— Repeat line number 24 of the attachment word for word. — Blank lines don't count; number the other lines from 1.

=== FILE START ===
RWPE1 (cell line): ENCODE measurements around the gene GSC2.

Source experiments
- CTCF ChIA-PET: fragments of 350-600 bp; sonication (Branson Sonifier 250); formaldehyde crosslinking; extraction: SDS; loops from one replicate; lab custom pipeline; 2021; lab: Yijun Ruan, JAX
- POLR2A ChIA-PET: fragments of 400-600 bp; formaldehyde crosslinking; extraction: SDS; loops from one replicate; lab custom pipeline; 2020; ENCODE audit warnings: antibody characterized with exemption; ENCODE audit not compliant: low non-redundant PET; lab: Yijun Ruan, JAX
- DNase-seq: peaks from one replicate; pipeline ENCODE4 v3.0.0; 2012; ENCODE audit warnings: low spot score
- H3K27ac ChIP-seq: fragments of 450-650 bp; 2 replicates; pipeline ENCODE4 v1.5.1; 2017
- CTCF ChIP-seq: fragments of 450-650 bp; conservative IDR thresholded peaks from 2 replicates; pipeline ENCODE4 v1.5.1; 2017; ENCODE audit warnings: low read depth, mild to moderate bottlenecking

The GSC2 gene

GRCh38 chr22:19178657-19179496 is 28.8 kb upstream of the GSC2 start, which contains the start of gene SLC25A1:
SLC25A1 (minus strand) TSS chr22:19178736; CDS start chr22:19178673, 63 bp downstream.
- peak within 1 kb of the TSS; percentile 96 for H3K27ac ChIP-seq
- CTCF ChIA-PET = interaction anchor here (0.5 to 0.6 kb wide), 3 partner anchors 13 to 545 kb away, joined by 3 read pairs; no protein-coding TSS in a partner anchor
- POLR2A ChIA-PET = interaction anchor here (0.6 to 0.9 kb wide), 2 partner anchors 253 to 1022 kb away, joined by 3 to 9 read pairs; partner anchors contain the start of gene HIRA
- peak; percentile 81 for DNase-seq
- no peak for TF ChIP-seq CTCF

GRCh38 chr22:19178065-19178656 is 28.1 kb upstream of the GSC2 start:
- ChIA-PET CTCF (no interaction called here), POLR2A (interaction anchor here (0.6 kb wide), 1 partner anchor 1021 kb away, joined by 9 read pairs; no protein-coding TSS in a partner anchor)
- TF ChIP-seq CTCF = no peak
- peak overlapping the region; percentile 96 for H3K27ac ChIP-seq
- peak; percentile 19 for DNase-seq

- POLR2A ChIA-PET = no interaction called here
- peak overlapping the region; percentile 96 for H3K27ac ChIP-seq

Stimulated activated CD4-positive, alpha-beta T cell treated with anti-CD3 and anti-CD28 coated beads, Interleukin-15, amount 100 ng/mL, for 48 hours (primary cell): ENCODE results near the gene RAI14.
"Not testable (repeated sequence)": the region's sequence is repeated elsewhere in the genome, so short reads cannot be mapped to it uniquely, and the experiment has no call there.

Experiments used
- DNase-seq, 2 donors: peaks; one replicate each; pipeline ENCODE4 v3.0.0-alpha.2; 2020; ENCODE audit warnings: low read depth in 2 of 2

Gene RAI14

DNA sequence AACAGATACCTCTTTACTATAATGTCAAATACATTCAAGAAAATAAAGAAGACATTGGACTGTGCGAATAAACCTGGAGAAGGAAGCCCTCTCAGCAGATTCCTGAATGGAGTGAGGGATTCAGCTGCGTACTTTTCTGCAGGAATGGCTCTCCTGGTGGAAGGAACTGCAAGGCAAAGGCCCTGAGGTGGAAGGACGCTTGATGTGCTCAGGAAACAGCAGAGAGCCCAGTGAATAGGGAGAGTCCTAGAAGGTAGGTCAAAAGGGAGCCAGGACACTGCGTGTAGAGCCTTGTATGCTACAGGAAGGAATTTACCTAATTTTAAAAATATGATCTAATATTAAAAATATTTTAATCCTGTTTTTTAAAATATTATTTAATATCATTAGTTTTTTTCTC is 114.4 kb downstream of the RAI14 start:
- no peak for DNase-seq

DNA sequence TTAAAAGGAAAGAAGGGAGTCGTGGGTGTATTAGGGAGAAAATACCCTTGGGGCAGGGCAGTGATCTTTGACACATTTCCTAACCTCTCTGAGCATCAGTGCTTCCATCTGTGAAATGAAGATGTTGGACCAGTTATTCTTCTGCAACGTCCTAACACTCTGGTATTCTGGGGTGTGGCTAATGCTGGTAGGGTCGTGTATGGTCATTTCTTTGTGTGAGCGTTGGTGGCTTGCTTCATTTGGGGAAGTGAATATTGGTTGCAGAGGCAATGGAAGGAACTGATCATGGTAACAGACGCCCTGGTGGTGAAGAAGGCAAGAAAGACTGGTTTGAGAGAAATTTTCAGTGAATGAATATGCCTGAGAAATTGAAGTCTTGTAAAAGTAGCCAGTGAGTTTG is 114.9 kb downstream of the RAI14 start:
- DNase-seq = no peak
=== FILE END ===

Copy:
"Not testable (repeated sequence)": the region's sequence is repeated elsewhere in the genome, so short reads cannot be mapped to it uniquely, and the experiment has no call there.